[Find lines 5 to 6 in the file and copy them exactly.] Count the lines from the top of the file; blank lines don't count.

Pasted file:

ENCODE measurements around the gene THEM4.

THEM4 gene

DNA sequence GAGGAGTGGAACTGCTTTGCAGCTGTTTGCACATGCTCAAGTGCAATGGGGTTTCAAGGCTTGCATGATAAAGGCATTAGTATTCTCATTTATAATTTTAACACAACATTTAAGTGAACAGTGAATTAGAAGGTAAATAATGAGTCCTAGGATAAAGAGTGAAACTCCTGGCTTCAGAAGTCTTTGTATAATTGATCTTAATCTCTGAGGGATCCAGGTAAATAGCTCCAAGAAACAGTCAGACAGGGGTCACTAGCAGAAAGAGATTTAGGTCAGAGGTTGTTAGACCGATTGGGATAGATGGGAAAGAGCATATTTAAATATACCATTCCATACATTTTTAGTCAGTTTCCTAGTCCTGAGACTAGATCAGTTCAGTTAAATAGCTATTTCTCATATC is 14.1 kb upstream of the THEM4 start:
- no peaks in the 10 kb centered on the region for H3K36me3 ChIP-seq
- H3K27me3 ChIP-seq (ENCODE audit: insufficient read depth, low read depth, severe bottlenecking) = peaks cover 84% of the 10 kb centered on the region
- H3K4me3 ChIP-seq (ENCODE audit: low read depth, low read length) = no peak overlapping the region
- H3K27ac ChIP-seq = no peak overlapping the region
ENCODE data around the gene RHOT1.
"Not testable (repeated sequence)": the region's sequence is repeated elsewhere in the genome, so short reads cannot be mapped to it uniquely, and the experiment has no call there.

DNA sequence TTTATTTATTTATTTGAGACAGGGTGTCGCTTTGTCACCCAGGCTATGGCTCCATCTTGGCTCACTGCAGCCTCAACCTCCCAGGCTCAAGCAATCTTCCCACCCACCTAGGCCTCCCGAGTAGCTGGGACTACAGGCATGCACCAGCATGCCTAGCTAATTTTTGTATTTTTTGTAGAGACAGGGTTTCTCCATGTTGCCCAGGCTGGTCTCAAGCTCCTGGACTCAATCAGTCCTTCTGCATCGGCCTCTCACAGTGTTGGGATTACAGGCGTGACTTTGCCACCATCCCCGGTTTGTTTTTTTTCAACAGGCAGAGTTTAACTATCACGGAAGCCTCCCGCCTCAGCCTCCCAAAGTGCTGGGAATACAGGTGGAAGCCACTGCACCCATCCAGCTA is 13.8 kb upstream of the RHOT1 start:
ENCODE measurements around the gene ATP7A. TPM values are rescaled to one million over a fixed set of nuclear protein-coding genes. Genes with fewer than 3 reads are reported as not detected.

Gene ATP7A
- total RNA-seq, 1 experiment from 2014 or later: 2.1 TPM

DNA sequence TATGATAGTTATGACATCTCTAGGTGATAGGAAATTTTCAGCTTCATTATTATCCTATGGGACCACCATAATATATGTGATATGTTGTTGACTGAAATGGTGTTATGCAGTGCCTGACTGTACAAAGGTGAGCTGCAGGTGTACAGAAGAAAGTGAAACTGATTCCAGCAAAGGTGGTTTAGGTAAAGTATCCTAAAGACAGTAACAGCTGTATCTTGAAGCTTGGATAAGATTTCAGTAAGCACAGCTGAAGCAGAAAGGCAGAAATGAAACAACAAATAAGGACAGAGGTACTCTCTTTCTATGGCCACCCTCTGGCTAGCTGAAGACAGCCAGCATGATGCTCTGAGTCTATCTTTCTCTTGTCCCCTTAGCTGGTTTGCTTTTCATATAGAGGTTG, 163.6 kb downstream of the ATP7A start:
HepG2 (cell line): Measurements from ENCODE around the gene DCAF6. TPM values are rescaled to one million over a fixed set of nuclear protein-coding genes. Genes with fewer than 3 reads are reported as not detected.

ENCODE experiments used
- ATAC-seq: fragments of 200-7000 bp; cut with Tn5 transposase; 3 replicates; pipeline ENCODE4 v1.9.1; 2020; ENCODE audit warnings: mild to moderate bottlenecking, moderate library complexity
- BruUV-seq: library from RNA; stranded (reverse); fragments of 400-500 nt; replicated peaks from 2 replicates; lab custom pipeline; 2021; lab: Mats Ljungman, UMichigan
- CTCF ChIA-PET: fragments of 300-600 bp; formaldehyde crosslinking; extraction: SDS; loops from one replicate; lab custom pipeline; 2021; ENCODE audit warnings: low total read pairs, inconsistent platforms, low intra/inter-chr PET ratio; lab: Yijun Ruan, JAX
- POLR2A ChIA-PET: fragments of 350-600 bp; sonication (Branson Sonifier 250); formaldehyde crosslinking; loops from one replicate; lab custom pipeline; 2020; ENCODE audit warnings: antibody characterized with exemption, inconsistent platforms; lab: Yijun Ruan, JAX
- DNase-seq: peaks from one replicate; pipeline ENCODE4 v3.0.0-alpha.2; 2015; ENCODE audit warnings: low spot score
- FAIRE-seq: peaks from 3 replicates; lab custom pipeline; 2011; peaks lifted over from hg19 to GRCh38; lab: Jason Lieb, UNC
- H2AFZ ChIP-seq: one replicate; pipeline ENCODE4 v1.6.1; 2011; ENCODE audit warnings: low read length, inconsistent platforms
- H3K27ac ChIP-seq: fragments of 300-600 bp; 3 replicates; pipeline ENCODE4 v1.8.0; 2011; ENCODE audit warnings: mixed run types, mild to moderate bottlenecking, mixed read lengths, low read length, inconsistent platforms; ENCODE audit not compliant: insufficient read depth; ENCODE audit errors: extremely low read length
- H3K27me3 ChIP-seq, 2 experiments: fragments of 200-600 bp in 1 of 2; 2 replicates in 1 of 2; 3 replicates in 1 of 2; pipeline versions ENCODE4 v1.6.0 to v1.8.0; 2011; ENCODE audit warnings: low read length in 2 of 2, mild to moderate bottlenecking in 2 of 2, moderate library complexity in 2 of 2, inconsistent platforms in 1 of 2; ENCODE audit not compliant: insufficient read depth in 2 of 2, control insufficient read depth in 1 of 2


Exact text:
- H3K27me3 ChIP-seq (ENCODE audit: insufficient read depth, low read depth, severe bottlenecking) = peaks cover 84% of the 10 kb centered on the region
- H3K4me3 ChIP-seq (ENCODE audit: low read depth, low read length) = no peak overlapping the region